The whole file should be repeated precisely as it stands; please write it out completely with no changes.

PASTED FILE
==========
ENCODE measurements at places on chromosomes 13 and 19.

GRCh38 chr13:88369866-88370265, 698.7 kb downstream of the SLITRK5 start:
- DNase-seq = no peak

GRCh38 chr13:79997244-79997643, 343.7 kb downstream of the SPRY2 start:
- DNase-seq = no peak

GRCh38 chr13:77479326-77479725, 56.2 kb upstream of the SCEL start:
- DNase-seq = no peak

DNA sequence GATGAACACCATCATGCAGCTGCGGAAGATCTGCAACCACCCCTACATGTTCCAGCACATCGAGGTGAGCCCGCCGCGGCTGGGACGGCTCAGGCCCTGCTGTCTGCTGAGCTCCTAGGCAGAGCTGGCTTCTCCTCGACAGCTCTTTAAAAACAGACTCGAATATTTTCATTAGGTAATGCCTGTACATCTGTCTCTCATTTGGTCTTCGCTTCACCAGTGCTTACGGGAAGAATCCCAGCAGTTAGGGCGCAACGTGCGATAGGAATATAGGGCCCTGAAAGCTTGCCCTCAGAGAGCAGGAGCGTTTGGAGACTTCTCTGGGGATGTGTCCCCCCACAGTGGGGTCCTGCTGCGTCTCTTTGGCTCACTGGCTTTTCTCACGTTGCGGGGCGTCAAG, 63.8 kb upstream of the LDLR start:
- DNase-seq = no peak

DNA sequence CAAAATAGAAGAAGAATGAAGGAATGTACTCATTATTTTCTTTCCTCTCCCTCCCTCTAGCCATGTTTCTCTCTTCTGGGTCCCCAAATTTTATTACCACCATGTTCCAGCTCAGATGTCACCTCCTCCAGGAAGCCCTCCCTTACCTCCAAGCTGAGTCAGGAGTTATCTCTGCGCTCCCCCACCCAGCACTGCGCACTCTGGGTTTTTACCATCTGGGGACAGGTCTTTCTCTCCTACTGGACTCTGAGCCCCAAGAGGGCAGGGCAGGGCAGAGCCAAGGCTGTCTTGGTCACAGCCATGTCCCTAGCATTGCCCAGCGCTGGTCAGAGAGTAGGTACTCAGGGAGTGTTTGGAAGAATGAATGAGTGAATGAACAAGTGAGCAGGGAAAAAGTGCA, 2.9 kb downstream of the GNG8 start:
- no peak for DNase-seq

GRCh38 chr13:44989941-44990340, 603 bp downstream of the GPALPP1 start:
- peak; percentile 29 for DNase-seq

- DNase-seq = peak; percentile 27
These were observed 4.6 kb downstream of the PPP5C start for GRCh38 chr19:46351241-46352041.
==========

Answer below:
ENCODE measurements at places on chromosomes 13 and 19.

GRCh38 chr13:88369866-88370265, 698.7 kb downstream of the SLITRK5 start:
- DNase-seq = no peak

GRCh38 chr13:79997244-79997643, 343.7 kb downstream of the SPRY2 start:
- DNase-seq = no peak

GRCh38 chr13:77479326-77479725, 56.2 kb upstream of the SCEL start:
- DNase-seq = no peak

DNA sequence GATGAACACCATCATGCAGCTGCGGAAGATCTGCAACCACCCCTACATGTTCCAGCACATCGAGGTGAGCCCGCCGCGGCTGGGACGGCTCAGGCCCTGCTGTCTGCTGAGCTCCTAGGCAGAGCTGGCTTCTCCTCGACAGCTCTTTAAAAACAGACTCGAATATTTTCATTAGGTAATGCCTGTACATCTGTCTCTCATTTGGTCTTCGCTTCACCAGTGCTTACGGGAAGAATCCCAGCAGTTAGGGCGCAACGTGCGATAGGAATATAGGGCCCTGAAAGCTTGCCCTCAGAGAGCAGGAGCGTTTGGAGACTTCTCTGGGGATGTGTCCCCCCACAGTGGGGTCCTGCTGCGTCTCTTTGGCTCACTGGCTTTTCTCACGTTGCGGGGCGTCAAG, 63.8 kb upstream of the LDLR start:
- DNase-seq = no peak

DNA sequence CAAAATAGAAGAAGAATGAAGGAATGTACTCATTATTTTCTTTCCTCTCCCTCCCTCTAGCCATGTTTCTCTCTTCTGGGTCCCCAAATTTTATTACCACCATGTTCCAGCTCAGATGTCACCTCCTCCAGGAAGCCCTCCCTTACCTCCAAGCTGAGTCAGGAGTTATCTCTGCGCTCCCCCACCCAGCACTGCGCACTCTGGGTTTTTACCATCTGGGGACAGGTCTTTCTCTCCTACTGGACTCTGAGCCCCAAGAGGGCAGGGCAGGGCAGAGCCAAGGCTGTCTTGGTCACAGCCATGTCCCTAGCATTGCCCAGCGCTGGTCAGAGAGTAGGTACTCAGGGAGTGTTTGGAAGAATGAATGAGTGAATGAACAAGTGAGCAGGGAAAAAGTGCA, 2.9 kb downstream of the GNG8 start:
- no peak for DNase-seq

GRCh38 chr13:44989941-44990340, 603 bp downstream of the GPALPP1 start:
- peak; percentile 29 for DNase-seq

- DNase-seq = peak; percentile 27
These were observed 4.6 kb downstream of the PPP5C start for GRCh38 chr19:46351241-46352041.